The Obama administration has never wavered in its commitment to close Guantanamo, even in the face of political opposition in the United States. It now relies more than ever on its allies to keep making progress toward that goal and Spain has consistently been willing to do its part and more. Spain and many other countries realize the danger that flows from increased terrorist recruitment and incitement is not only directed at the United States, it threatens us all. Let's hope that the US Congress can learn from that enlightened approach and finally put this tragic episode in US history behind us."


Opinions expressed in JURIST's Hotline are the sole responsibility of their authors and do not necessarily reflect the views of JURIST's editors, staff, or the University of Pittsburgh.



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Guantanamo detainee's release highlights failure of enhanced interrogation policy
10:03 AM ET

Daphne Eviatar [Senior Associate, Human Rights First]: "There may be no better example of why so-called "enhanced interrogation techniques" are a bad idea than the case of Mohamedou Ould Slahi, who a judge on Monday ordered released after seven years in US custody.

Prosecutors once insisted that Slahi was "the highest value detainee at Guantanamo Bay," a key al-Qaeda leader involved in plotting the 9/11 terrorist attacks and deserving of the death penalty.

Critics are already chiding the federal court judge for granting Slahi's petition for habeas corpus and using it to argue the merits of military commissions rather than civilian trials for suspected terrorists.

But the government had already tried and failed to prosecute Slahi in a military commission for what's likely the same reason Judge Robinson ordered him freed: Slahi was tortured in US custody.

US District Judge James Robinson's order was filed under seal and an unclassified version is not yet available. But Slahi's lawyers argued to the court that his torture tainted his confession. The judge appears to have determined that any other evidence against him was equally unreliable or insufficient.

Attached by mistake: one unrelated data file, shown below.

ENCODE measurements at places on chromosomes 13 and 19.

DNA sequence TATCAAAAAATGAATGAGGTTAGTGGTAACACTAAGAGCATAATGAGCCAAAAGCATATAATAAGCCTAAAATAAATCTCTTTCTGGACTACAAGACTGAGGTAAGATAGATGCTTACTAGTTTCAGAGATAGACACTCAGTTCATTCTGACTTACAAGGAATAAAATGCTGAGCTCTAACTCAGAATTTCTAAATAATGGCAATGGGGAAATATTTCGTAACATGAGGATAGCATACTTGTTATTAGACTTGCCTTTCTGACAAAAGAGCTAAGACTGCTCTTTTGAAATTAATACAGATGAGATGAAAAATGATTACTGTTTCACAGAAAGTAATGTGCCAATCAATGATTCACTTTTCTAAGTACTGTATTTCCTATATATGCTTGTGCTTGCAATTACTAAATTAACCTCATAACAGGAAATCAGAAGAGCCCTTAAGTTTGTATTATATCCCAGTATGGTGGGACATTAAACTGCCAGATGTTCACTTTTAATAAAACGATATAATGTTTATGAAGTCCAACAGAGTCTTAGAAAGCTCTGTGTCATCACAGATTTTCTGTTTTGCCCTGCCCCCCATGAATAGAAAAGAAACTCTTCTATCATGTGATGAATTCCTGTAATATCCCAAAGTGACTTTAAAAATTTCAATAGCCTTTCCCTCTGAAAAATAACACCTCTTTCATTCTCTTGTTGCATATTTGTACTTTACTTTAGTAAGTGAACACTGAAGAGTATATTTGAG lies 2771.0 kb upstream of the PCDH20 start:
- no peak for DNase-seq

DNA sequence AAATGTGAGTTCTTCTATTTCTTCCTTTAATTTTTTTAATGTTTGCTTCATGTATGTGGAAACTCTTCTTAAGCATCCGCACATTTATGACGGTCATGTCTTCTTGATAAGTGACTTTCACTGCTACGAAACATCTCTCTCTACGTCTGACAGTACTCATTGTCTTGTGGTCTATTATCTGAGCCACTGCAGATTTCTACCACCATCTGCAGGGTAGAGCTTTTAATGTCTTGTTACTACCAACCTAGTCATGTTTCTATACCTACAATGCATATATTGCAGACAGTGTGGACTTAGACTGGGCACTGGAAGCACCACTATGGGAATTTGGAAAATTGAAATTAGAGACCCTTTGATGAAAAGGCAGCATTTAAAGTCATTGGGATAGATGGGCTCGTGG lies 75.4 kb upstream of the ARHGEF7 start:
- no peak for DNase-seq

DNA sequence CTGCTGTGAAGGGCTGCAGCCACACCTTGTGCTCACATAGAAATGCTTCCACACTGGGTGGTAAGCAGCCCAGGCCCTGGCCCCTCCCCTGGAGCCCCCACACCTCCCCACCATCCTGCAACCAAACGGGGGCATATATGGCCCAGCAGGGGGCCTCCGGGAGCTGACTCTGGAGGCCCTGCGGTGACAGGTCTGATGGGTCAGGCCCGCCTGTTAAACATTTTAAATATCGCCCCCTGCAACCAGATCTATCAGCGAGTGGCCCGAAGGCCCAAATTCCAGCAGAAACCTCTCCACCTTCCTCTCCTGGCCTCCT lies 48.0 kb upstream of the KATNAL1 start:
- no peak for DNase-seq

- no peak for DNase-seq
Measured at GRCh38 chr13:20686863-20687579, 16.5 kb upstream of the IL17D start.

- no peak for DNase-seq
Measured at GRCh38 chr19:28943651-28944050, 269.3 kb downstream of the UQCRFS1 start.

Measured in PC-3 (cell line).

Lt. Col. Stuart Couch, the military commission prosecutor assigned to Slahi's case, came to exactly that conclusion six years ago. Reviewing the classified evidence in the case, Couch concluded that Slahi, who turned himself in for questioning in Mauritania before being transferred to Jordan, Afghanistan and finally Guantanamo Bay, had been mentally and physically tortured in order to induce a confession. In addition to threatening Slahi's life, Couch said in an interview last year, US interrogators threatened to bring his mother to the Guantanamo Bay prison camp, where, they implied, she would be gang-raped. To Couch, "that was just over the top. For lack of a better term, that's just un-American."

Couch resigned from the case in protest.

Setting aside any moral concerns about treating a suspect this way, the problem with confessions elicited by torture is that, as top interrogators and intelligence officials have concluded repeatedly, they're simply unreliable.

David Boren, the former Senator from Oklahoma, has said that after receiving a classified briefing from CIA director Michael Hayden on the agency's "enhanced" tactics, "I left the briefing by General Hayden completely unconvinced that the use of torture is an effective means of interrogation...Those who are being tortured will say anything."

As Lt. Col. Couch, Slahi's would-be prosecutor, said in an interview last year: "If these techniques are being used to get evidence here at Guantanamo, then we have a problem with the evidence in some of our cases."

That problem has now come to a head. More than 180 detainees remain imprisoned at Guantanamo Bay without charge, many after having been incarcerated for more than seven years. In 34 of 45 cases, independent federal judges, some of whom were appointed by President George W. Bush, have determined that the government lacks sufficient evidence to justify continuing to imprison the men. At least one other military commission case — the case of Mohammed al-Qatani - had to be dropped altogether because the suspect had been tortured. In another case, the suspect's statements were all suppressed for the same reason. His petition for release was granted.

Some will argue that these judicial rulings, by both civilian and military judges, are the reason the United States needs to pass a new law authorizing indefinite detention of terrorist suspects without charge or trial.

Couch would disagree. What he learned from the Slahi case, he says, is that "we cannot compromise our respect for the dignity of every human being...It's a slippery slope if in the name of national security we decide to compromise that."

"If we compromise that," he continued, "then Al Qaeda has been able to effect much more of an impact on this country than it has by driving a couple of airplanes into the World Trade Center or by crashing one into the Pentagon. Because they've torn at the very fabric of who we are as Americans."


Opinions expressed in JURIST's Hotline are the sole responsibility of their authors and do not necessarily reflect the views of JURIST's editors, staff, or the University of Pittsburgh.